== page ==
2.4. Data processing

The first four volumes in the time series were discarded to avoid non-equilibrium effects in the fMRI signal. Subsequent analyses were performed with the statistical parametric mapping package SPM2 (Welcome Department of Cognitive Neurology, London UK). A six-parameter rigid body transformation was used for image realignment, to correct for head motion. Head motion was less than 1-mm translation and 1°-rotation for all scans. The linear correlation between realignment parameters and the stimulus time course was not different across groups; it was lower than 0.29 for 88% of the scans and ranged from 0.3 to 0.6 for the remaining scans. The realigned datasets were normalized to the standard brain (Talairach) using a 12-parameter affine transformation (Ashburner et al., 1997), and a voxel size of 3×3×3 mm3. An 8-mm full-width-half-maximum Gaussian kernel was used to smooth the data. A general linear model (Friston et al., 1995) was used to calculate the activation maps for each trial. We used a blocked analysis based on a box-car design convolved with the canonical hemodynamic response function (HRF), and low-pass (HRF) and high-pass (cut-off frequency: 1/256Hz) filters.

2.5. Statistical analyses

The calculated BOLD maps (% signal change) for each trial and subject were included in a two-way repeated measures analysis of variance (ANOVA) model with two groups (A: cocaine abusers and B: controls; or cocaine abusers with A: positive or B: negative urine screen; these separate statistical analyses were conducted for cocaine subjects with positive and negative urine to rule out cocaine acute withdrawal effects), and three conditions (2-, 3-, and 4-ball conditions) in SPM2 using the non-sphericity correction. Linear regression analyses of differential BOLD signals and differential measures of performance (RT or accuracy) between the two-ball and four-ball conditions were calculated across subjects voxel-by-voxel in SPM2 to identify brain regions associated with increased RT or decreased accuracy from the lowest (2 balls) to the highest (4 balls) task difficulty. An uncorrected threshold of P < 0.001 was used to display brain activation. Brain activation clusters were corrected for multiple comparisons using the continuous random field calculation implemented in SPM2. A Pcorr < 0.05, corrected for multiple comparisons, was considered significant in the group analysis of brain activation.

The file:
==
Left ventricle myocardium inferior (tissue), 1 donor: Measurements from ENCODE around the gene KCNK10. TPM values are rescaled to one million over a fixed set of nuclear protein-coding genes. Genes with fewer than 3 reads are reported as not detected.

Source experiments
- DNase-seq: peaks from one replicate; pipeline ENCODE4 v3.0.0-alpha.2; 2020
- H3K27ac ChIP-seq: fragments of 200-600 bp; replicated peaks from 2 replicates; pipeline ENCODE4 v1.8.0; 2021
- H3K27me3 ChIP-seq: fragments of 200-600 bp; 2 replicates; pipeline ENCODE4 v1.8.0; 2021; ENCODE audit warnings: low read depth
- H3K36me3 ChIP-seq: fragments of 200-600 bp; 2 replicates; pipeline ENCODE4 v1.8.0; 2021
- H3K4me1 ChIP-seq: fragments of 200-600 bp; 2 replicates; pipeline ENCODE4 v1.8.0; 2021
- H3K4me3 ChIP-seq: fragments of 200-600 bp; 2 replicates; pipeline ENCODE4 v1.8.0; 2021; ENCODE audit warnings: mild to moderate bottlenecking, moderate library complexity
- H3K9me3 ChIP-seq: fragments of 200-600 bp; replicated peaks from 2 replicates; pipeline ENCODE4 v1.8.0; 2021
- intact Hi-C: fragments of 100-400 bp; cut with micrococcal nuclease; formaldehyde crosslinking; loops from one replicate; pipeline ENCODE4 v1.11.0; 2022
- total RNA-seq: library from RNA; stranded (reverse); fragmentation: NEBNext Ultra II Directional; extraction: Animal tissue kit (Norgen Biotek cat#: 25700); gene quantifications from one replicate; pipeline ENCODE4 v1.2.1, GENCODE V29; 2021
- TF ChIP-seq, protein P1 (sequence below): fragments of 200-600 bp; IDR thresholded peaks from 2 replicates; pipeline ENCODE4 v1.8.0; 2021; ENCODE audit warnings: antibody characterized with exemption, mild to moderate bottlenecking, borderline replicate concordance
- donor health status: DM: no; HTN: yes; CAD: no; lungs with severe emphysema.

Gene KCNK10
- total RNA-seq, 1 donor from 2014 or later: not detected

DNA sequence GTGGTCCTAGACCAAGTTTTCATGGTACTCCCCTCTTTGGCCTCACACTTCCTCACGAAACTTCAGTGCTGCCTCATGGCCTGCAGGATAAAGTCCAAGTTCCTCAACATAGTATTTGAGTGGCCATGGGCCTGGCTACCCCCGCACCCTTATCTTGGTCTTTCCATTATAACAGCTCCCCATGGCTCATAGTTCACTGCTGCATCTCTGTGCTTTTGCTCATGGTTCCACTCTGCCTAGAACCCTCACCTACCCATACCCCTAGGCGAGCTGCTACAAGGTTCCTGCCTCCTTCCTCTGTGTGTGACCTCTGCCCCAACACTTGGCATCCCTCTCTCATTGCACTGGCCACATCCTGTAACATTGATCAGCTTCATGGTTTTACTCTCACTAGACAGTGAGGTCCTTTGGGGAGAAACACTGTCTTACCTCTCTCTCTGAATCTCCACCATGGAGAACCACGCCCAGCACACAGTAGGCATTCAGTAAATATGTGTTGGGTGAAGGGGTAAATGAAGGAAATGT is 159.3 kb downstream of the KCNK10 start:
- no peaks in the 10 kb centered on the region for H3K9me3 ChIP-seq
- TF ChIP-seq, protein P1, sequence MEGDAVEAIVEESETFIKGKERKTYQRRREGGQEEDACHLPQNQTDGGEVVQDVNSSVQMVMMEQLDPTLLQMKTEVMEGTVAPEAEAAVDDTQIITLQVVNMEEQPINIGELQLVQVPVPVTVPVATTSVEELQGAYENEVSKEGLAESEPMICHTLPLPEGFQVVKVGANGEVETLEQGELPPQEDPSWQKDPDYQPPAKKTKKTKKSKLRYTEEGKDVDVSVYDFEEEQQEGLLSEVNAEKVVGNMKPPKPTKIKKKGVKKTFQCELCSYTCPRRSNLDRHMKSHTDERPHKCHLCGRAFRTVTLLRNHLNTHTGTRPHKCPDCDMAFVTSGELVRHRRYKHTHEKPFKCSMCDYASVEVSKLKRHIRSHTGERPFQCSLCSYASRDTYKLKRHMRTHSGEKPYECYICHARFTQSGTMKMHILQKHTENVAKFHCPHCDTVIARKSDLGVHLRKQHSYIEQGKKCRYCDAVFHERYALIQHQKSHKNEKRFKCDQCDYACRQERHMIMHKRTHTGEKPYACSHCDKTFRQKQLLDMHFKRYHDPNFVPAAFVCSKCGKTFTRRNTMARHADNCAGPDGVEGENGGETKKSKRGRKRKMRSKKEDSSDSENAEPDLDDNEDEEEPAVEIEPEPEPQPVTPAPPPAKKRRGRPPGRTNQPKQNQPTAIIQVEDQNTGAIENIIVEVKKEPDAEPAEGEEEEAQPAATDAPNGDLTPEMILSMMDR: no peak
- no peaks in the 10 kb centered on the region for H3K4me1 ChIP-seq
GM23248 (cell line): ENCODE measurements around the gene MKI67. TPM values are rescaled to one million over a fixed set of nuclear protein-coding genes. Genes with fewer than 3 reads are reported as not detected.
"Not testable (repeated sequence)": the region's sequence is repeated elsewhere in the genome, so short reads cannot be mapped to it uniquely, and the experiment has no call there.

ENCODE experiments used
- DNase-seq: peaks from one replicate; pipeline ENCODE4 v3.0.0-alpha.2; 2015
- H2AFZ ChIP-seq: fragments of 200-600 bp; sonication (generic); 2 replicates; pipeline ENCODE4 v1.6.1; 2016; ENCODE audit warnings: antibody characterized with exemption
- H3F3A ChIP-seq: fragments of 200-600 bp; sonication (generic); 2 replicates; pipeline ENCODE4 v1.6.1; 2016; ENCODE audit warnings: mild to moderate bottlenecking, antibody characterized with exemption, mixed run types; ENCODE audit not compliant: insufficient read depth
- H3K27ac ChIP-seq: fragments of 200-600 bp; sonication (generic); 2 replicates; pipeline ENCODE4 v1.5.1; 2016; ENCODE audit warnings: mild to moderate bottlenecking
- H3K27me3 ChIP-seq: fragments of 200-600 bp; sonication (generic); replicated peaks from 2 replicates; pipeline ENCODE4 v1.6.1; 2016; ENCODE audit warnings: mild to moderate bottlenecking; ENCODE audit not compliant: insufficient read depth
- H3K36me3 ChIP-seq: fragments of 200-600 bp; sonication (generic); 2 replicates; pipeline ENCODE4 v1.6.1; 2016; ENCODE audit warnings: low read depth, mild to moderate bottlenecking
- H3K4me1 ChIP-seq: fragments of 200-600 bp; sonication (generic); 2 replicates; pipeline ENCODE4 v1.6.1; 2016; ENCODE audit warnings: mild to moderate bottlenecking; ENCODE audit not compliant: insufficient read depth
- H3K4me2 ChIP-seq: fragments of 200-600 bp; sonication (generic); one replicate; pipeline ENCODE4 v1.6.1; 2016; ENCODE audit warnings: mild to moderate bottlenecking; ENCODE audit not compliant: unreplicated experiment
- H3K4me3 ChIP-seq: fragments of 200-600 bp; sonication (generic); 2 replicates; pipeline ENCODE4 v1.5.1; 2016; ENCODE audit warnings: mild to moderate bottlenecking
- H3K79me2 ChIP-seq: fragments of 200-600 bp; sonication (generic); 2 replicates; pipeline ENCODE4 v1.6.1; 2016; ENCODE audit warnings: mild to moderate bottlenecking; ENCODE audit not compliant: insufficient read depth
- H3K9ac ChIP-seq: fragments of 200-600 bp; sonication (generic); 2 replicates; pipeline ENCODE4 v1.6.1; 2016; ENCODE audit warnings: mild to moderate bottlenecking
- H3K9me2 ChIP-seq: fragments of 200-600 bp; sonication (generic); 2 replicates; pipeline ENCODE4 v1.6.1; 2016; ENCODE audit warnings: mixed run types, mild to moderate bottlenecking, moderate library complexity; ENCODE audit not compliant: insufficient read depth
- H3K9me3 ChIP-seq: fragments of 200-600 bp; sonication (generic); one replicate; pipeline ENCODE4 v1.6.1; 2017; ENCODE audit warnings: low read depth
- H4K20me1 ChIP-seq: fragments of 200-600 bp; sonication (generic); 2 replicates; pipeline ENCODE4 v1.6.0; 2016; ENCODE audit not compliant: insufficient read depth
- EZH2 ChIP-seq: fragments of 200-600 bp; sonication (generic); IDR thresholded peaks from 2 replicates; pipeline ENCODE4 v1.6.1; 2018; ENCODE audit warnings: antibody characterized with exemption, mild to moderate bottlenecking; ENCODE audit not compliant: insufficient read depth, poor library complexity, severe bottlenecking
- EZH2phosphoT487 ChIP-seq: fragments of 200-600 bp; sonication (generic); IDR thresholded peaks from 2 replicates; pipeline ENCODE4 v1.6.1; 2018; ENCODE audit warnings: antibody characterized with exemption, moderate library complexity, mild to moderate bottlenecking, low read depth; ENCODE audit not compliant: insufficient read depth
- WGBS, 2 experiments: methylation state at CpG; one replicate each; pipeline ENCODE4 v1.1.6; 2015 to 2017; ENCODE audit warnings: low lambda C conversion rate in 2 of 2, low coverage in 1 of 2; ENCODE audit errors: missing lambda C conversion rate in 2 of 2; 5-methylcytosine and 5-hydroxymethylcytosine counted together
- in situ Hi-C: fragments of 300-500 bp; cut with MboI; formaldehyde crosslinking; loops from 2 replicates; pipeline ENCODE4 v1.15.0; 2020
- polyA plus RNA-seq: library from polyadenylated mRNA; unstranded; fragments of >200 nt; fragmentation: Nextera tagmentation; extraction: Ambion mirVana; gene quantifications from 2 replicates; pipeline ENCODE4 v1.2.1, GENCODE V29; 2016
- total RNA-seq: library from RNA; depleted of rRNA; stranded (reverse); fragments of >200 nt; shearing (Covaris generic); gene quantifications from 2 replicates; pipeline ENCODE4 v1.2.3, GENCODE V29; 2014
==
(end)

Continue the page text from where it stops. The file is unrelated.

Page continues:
2.6. Region-of-interest (ROI) analysis

Functional ROIs with an isotropic volume of 0.73 cc were defined at the cluster centers of brain activation to extract the average BOLD signal from these regions. Specifically, a 9-mm isotropic cubic mask was created and centered at the exact coordinates in Table 1 and was kept fixed across subjects and conditions. The average and standard deviation of BOLD responses in these regions were computed from the SPM2 contrast images using the mask and a custom program written in IDL (Research Systems, Boulder, CO). Additional regression analyses of behavioral measures (RT and accuracy) and BOLD responses were conducted to determine the association of abnormal activation and task performance. Statistical significance for these ROI analyses was defined as P = 0.05 (uncorrected).

Table 1
Talairach coordinates of brain areas showing effects of cocaine abuse on BOLD-fMRI signals for the VA task (2-, 3-, and 4-ball tasks conjunctively) and their statistical significance

3. Results

3.1. Behavioral data

During the fMRI tasks, performance accuracy decreased with the number of tracked balls (visual attention load: F =17.3, P < 0.0001, repeated measures ANOVA) and was similar for cocaine and control subjects for all task conditions (Fig 1). Performance accuracy was significantly lower for the more demanding condition (4-ball tracking) as compared to the less demanding condition (2-ball tracking) for cocaine subjects and for controls (P < 0.005 and 0.01, respectively; paired t-test). The load × group interaction effect on performance accuracy was not statistically significant (F = 1.11, df = 2, P = 0.34, repeated measures ANOVA). Performance accuracy during fMRI was not different for cocaine abusers with positive and negative urine results; similarly the load × urine-status interaction effect on performance accuracy was not statistically significant (F = 1.14, df=2, P > 0.12, repeated measures ANOVA). Reaction time increased with the number of tracked balls (F = 3.73, df=2, P < 0.03, repeated measures ANOVA) but was not significantly different across groups or conditions. The load × group interaction effect on reaction time was not statistically significant (F = 1.19, df=2, P = 0.31, repeated measures ANOVA). Reaction time during the three-ball tracking task was shorter for subjects that had positive-cocaine urine screening than for those that had negative-cocaine urine screening (P < 0.02, two-sample t-test). However, the effect of urine and the load × urine interaction effect on RT were not statistically significant (F = 3.54, df=2, P > 0.09, repeated measures ANOVA).